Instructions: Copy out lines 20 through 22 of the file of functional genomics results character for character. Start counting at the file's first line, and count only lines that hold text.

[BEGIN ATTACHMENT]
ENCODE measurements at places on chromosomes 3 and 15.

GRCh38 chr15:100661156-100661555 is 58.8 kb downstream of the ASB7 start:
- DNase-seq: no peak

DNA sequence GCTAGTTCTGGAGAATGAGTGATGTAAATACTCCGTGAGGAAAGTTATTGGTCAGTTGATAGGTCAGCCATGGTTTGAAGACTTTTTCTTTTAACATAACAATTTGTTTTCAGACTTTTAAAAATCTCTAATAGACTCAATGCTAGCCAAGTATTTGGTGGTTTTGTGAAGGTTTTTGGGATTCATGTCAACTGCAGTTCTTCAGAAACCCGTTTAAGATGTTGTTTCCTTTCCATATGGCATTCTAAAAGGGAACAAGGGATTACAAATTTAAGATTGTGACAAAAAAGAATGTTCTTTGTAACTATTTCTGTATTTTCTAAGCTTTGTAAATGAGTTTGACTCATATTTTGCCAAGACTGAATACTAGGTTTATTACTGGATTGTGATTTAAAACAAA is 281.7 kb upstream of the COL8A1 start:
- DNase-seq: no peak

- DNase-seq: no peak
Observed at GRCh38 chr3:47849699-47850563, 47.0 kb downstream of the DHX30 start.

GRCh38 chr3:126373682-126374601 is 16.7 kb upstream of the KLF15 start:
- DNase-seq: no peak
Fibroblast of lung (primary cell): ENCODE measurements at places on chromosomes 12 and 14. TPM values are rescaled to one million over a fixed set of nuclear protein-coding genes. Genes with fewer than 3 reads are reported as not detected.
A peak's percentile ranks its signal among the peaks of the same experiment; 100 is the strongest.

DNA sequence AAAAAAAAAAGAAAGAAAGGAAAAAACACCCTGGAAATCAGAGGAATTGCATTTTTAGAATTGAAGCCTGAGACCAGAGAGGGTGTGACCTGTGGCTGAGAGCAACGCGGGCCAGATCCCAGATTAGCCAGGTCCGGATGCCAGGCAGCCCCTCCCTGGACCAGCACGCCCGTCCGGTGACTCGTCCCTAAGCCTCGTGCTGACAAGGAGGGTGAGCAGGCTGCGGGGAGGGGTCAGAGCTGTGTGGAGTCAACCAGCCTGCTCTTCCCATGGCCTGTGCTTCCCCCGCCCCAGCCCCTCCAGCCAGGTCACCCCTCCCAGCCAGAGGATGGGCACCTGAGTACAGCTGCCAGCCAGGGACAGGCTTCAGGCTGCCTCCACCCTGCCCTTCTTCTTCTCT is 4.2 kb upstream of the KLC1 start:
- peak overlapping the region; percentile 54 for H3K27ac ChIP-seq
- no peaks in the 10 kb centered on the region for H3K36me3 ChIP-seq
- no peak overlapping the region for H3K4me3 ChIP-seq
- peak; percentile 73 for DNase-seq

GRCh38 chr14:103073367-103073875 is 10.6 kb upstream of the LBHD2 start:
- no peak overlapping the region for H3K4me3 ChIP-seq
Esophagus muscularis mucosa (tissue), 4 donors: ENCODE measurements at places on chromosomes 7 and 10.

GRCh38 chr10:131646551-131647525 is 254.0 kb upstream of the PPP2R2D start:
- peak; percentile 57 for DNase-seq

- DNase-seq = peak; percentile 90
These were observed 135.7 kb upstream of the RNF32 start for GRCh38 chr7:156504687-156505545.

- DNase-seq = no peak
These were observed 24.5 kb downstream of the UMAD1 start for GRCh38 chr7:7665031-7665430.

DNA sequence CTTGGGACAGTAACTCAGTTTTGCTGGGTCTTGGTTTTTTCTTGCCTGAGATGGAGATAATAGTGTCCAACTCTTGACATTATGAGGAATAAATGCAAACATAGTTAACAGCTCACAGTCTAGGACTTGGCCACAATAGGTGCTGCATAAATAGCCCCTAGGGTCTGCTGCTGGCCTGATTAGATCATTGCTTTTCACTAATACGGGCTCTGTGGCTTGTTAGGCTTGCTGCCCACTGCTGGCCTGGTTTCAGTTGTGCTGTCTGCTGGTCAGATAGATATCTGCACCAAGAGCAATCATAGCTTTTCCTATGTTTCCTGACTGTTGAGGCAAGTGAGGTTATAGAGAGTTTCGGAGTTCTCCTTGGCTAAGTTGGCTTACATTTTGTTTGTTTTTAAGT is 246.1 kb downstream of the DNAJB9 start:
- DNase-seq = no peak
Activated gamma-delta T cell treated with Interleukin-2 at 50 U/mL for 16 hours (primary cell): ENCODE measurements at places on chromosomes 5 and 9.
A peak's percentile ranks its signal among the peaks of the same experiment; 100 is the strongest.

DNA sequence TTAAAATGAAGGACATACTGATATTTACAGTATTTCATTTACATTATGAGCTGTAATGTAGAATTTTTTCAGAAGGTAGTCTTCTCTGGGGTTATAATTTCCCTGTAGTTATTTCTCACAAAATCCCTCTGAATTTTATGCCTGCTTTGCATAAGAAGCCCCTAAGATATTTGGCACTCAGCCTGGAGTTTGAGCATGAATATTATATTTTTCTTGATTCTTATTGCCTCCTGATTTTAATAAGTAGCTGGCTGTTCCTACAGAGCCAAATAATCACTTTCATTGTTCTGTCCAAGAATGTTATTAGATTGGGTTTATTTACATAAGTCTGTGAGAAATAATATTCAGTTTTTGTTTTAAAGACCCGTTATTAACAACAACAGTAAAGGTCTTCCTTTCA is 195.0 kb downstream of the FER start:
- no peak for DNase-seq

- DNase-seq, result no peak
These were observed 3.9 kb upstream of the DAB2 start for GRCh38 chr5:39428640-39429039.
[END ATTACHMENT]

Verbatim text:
GRCh38 chr10:131646551-131647525 is 254.0 kb upstream of the PPP2R2D start:
- peak; percentile 57 for DNase-seq

- DNase-seq = peak; percentile 90